In the present case, it is undisputed that Perkins made an unequivocal request for counsel. However, there is disagreement as to when this request was actually made. The magistrate found that Perkins did not request counsel until after the DEA agents concluded their initial statements concerning the charges and procedure to be followed and informed him of the fact that any cooperation would be made known to the court and that physical evidence would be sought. The magistrate further found:
Upon the statement by Perkins that he thought he wished to talk to a lawyer, the Agents ceased speaking with him, except to furnish him with a telephone directory. Perkins thereafter initiated a discussion with the Agents, lasting approximately forty-five minutes, during which he asked questions, which the agents answered. . . . (T)he discussion was neither initiated by the agents nor controlled by them, since the questioning was done by Perkins.
We must accept these findings, adopted by the district court, unless they are clearly erroneous. U. S. v. Cruz, 581 F.2d 535, 540-41 (5th Cir. 1978) (en banc). After carefully considering the record before us, we cannot conclude that these findings are clearly erroneous.
The question thus becomes whether the hypothetical discussion initiated by appellant after his request for counsel was a waiver of his right to remain silent until an attorney was present and whether his subsequent incriminatory statements were made voluntarily.
In U. S. v. Priest, 409 F.2d 491, 493 (5th Cir. 1969), the Fifth Circuit held:
Where there is a request for an attorney prior to any questioning . . . a finding of knowing and intelligent waiver of the right of an attorney is impossible . . . (T)he suspect has an absolute right to delay interrogation by requesting counsel. If such a request is disregarded and the questioning proceeds, any statement taken thereafter cannot be a result of waiver but must be presumed a product of compulsion, subtle or otherwise.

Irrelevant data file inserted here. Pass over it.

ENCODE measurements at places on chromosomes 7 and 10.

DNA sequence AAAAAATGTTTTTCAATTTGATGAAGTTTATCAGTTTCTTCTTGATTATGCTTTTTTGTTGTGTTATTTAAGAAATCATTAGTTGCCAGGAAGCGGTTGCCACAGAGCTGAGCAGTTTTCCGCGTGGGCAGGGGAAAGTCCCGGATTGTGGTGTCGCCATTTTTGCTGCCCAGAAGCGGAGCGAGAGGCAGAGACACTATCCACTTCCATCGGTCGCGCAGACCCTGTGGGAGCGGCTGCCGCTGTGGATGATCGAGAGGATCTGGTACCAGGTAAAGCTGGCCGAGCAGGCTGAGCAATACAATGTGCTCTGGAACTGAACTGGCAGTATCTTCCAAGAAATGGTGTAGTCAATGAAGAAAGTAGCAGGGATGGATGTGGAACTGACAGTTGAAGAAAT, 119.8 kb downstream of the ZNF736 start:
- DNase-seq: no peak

In Nash v. Estelle, 597 F.2d 513 (5th Cir. 1979) (en banc), we construed Priest to bar inquiry as to waiver if questioning proceeds, despite a suspect's Unequivocal request for an attorney, but not to bar inquiry as to waiver where the suspect merely seeks assurances of his right to counsel at a later stage.7
Perkins characterizes his hypothetical discussion with the DEA agents as an indirect attempt by them to gain information as to matters about which he had indicated he did not wish to speak. In U. S. v. Massey, 550 F.2d 300 (5th Cir. 1977), we condemned an agent's efforts to continue Interrogation by indirect means after the suspect invoked his right to counsel. We expressly stated that, unlike here, the suspect did not "voluntarily and spontaneously invite further discussion" about his involvement in the scheme. Id. at 308.
The present case can be distinguished on its facts from Priest, Nash and Massey in that once an attorney was requested by Perkins, all interrogation by the DEA agents ceased. The DEA agents simply responded to questions put to them by Perkins. If there was an interrogation, it was being conducted by Perkins. When an accused initiates the conversation, his statements do not result from "interrogations" and are admissible. U. S. v. Hopkins, 433 F.2d 1041 (5th Cir. 1970), Cert. denied, 401 U.S. 1013, 91 S.Ct. 1252, 28 L.Ed.2d 550 (1971).
In United States v. Rieves, 584 F.2d 740 (5th Cir. 1978), DEA agents ceased questioning the defendant when he asked for a lawyer. However, they made several comments to him that any cooperation would be made known to the court. He later volunteered inculpatory remarks. This court held:
When he reinitiated unprompted by further interrogation the dialogue with Agent Martinez, he affirmatively demonstrated that he wished to waive his right to remain silent. Id. at 745.8
Similarly, in United States v. Anthony, 474 F.2d 770 (5th Cir. 1973), we held that where the defendant, after receiving Miranda warning from an FBI agent, requested an attorney but then initiated a conversation with the agent by asking with what he was being charged, that defendant's right to retained or appointed counsel was waived notwithstanding his earlier request for counsel. The challenged statements were construed to be voluntarily offered words rather than products of the interrogation.